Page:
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Updated Transmission Lines for Renewables: Electric Powerways

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The electric energy grid is designed to transmit power from central generating stations, such as coal burning power plants, to areas of consumption, cities. As distributed renewable energy sources, for example rooftop solar, gain in popularity and add energy inputs to the grid from a variety of locations, this traditional design creates a challenge. Transmission lines must be updated so that they are able to transmit power from various energy sources, rather than a single generating station.

Another issue is that traditional transmission lines can only be operated at the capacity of the line that loads to full capacity first. While transmission lines may be rated to carry a large amount of electric energy, it is unlikely that most lines will ever carry their rated load. This creates a problem as traditional transmission lines could never carry the maximum output of both central generating stations and distributed renewables.

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As the electric power grid evolves, transmission lines need to be converted to electric powerways to optimize power flow. An electric powerway is a transmission element that offers impedance control, so operators aren’t limited to a single power source or size, a major limitation in today’s grid. Once implemented, electric powerways will allow transmission system operators to direct the flow of power from any point of energy generation to any point of energy consumption. With electric powerways, all lines will be able to operate closer to maximum capacity at the same time. Just as highways have optimized transportation, electric powerways will optimize power flow across the interconnected grid.

A key benefit of powerways is that they will not require a total overhaul of grid infrastructure. Instead, new components can be added to the existing infrastructure to modify them. Let’s take a look at the concept of a powerway, the innovations necessary for their implementation, and the benefits we’ll see.

New Components for Electric Powerways: SSRX & T-Caps

Converting transmission lines to powerways requires the introduction of several new components that will be used to optimize powerway impedance. Currently, the impedance of transmission lines is a fixed value based on wire size and line length. The impedance of powerways can be much more variable within the range specified by the system operator. Two devices should be installed along powerways, depending on line impedance: solenoid series reactors (SSRX) and high-current transmission-class series capacitors (T-Caps).

Solenoid series reactors (SSRX) are new devices used to reduce fault current and stabilize voltage. The impedance of short powerways can be increased during normal system operating conditions by installing SSRX at each line terminal. SSRX will further increase impedance when short circuits occur. This will stabilize grid voltage within eight milliseconds. This special feature of SSRX will enable renewable energy supplies to ride through fault conditions.

High-current transmission-class series capacitors (T-Caps) are used to reduce the impedance of longer transmissions line. Once inserted, T-Caps can be activated to reduce the impedance of long powerways, thereby optimizing power flow. When needed, T-Caps can be bypassed to return the powerway impedance to the initial value. T-Caps will be 10 KV, 2000 amp components, and will be located at several locations along a powerway. As a note, T-Caps are still in the design phase.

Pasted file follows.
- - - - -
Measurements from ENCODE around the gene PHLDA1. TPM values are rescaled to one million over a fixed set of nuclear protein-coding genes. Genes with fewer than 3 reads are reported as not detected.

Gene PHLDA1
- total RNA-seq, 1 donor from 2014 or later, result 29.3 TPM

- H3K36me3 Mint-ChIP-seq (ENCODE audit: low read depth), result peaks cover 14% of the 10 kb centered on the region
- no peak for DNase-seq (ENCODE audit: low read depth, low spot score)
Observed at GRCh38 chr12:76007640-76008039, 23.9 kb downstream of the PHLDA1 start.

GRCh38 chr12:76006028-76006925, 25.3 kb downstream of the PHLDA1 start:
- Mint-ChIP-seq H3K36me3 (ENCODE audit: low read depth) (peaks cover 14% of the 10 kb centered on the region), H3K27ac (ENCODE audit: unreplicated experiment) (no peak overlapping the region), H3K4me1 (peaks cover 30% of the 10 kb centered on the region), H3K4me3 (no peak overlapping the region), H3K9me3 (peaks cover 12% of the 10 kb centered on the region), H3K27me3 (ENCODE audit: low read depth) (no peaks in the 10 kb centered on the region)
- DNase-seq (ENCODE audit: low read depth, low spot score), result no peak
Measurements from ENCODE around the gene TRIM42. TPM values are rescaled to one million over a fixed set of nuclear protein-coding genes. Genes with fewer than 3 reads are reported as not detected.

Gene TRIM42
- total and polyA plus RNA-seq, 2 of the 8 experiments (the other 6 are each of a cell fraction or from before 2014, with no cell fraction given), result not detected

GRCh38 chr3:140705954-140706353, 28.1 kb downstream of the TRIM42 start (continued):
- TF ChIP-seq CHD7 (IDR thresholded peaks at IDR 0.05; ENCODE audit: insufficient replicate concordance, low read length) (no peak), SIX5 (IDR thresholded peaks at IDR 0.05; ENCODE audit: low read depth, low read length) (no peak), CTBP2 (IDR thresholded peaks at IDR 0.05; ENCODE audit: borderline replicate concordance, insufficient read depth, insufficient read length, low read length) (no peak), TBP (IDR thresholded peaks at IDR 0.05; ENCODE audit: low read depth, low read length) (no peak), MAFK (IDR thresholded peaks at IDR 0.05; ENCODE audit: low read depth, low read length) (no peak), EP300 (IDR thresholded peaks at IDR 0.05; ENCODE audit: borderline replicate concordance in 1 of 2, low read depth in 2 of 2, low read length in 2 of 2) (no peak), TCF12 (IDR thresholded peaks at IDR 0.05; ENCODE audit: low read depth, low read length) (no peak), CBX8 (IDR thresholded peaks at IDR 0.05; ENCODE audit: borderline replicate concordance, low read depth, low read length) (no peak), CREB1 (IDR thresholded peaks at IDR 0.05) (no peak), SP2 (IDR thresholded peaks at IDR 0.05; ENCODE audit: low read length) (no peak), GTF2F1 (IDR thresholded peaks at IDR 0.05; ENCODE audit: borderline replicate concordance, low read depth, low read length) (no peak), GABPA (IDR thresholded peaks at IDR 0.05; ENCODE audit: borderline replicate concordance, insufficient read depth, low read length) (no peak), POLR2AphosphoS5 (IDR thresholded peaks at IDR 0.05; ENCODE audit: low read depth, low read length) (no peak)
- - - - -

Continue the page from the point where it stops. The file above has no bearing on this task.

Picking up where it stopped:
Once these devices are installed in existing transmission lines, the conversion to electric powerways will be complete.

Case Study: Metropolitan Area Transmission Lines vs. Electric Powerways

Consider, for example, transmission lines that power a metropolitan area. Transmission lines have been built from throughout the state and other nearby areas. Power transfer across the existing network of transmission lines is limited by the line that carries the most current.

Table 1 shows a model of the maximum power capacity of traditional transmission lines. The rating for each line is significantly higher than the actual load carried by each line. In this model, all seven lines can only ever transmit 63% of the combined rated capacity for all seven transmission lines serving the metropolitan area.

If Upstate Transmission Line 1 is out of service, then Upstate Transmission Line 2 is the limiting transmission line, carrying its maximum rating in amps. Maximum power transfer capability is still 63% of the total rated capacity.

In contrast, when transmission lines are converted to powerways, power transfer capability will be increased to 86% of the total rated capacity for all seven lines. Table 2 shows that the rating of each line remains the same, while the network load increases. The values in Table 2 are based on powerways that include SSRx and T-Caps.

The increase in power transfer capability of 3,200 Amps is equivalent to building two additional lines to serve the metropolitan area. Even when one line is out of service, power transfer capability remains at 86% of capacity.

Benefits of Electric Powerways

Electric powerways will provide major benefits for electric utility companies. Powerways will increase the capacity of current transmission lines by over 20%, allowing more power to be sent over existing lines. This eliminates the need to build new transmission lines and other infrastructure.

Energy from distributed renewable sources could be easily transferred once powerways are commonplace, allowing the energy from renewables to be integrated smoothly into the existing grid.

Electric powerways will also benefit the consumer by eliminating price spikes on the power grid because of the increased power flow capability across the grid. Interconnected powerways will optimize power transfer, because all lines will be able to operate at maximum capacity at the same time. Energy shortfalls, like that experienced by California residents in the summer of 2020, should become a thing of the past. Powerways will be able to move significant amounts of power among all connected parts of the grid.